In 2012, Rachel Held Evans, a New York Times bestselling author of American Christianity, wrote a stunningly provocative book titled A Year of Biblical Womanhood. In it, she vividly shows us how “biblical womanhood” is not a constant. It is a culturally constructed concept.
For those of you unfamiliar with her book, she spent a year living out as many different versions of “biblical womanhood” as she could find throughout the Old and New Testaments—from sleeping in a tent in her front yard during her period to covering her head and remaining silent at church.
Her book really helped me understand how biblical womanhood, to at least some degree, is in the eye of the beholder.
Today, the ideas we associate with biblical womanhood—women as submissive wives who prioritize children and home over career and who are content to teach children at church but remain under the leadership of male teachers, pastors, and husbands—are emphasized by American evangelical leaders. In truth, this idea of “biblical womanhood” owes as much (if not more) to Western cultural norms of the last 200 years than it does to the Bible.
Yet, this truth has not sunk in among many evangelical Christians. Indeed, it often seems that the opposite has happened—rather than a cultural construction, “biblical womanhood” is viewed as integral to normative Christianity.
In a 2012 interview, for example, John Piper, Denny Burke, and Tim Keller argued that male headship and female submission is not a secondary issue; it is a gospel issue. Keller argued that complementarianism, the view that God designed distinct roles for men and women in both biology and personhood, “indirectly affects the way we understand scripture and the way we understand the gospel.” Piper cut to the chase, stating the “men are wired to lead,” and if Christians “aren’t willing to stand against the tide” of culture on this issue (i.e. support complementarianism and reject egalitarianism), “you are probably going to cave on some other important issues.”1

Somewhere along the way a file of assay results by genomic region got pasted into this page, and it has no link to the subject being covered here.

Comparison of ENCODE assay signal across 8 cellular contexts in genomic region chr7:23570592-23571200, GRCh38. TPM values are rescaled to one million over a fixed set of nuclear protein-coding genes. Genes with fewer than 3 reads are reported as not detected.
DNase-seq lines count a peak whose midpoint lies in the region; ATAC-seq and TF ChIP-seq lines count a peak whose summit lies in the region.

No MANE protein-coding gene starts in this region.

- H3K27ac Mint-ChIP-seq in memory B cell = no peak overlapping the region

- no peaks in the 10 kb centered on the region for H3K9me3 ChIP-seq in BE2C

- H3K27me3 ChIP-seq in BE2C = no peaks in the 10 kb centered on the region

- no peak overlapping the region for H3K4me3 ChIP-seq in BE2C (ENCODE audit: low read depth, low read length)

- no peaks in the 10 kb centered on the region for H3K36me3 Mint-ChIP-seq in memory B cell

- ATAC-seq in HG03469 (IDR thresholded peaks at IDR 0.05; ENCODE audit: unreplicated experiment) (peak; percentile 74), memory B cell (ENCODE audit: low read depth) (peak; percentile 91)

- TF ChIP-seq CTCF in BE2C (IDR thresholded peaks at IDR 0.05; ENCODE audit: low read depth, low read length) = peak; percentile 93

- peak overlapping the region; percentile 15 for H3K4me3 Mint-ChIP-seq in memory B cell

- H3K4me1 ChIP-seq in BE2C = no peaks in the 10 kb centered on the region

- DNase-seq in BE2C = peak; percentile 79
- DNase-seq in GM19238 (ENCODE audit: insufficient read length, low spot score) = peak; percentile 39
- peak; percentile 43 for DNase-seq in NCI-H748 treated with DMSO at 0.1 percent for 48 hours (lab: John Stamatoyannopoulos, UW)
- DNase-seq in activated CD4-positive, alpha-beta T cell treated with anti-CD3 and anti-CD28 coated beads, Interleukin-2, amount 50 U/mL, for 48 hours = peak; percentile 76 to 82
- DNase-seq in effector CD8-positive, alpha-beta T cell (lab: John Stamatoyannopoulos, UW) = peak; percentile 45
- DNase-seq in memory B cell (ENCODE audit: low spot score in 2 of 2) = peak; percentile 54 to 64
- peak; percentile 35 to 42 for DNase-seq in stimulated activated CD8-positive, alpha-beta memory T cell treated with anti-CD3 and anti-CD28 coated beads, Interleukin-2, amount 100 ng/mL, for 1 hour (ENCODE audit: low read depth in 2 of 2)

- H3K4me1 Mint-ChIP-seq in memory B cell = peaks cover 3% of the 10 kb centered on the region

In other words, what you believe about male headship and female submission is a litmus test for orthodoxy.
Those who support more egalitarian readings of Scripture, Piper suggests, are more likely to compromise the gospel. Those who accept “biblical womanhood,” in contrast, are more likely to be theologically sound.
Men lead; women follow. The Bible (not just a particular interpretation of some biblical texts; but the Bible) tells us so. Not long ago, Desiring God posted this remark by John Piper on Facebook:
Leadership is taking initiative. Who says, “Let’s . . .” more often in your relationship? “Let’s go out to eat.” “Let’s try to get our finances in order.” “Let’s get to church on time next Sunday.” Who says it most often? If it’s the wife, you have a problem, and the problem is with the guy. If it’s the guy, she’s probably happy, because she doesn’t want to be the one to say “let’s” over and over again. In general, leadership means a bent toward initiative under which women thrive.2
This post got over 1,700 responses, mostly “likes” and “loves.” It was shared 430 times (at my last count). While I can’t prove that most of these likes and loves were evangelical Christians, I am probably right that they are.
Conservative evangelical Christians support male headship and associate “biblical womanhood” with marriage, family, and submission.
As I have argued previously, only a handful of verses are used to define this notion of biblical womanhood: 1 Corinthians 11 and 14, Ephesians 5, 1 Timothy 2, and Colossians 3.3 These verses have become increasingly popular since the 1950s. They also have been increasingly used as the primary lens through which conservative Christians view women.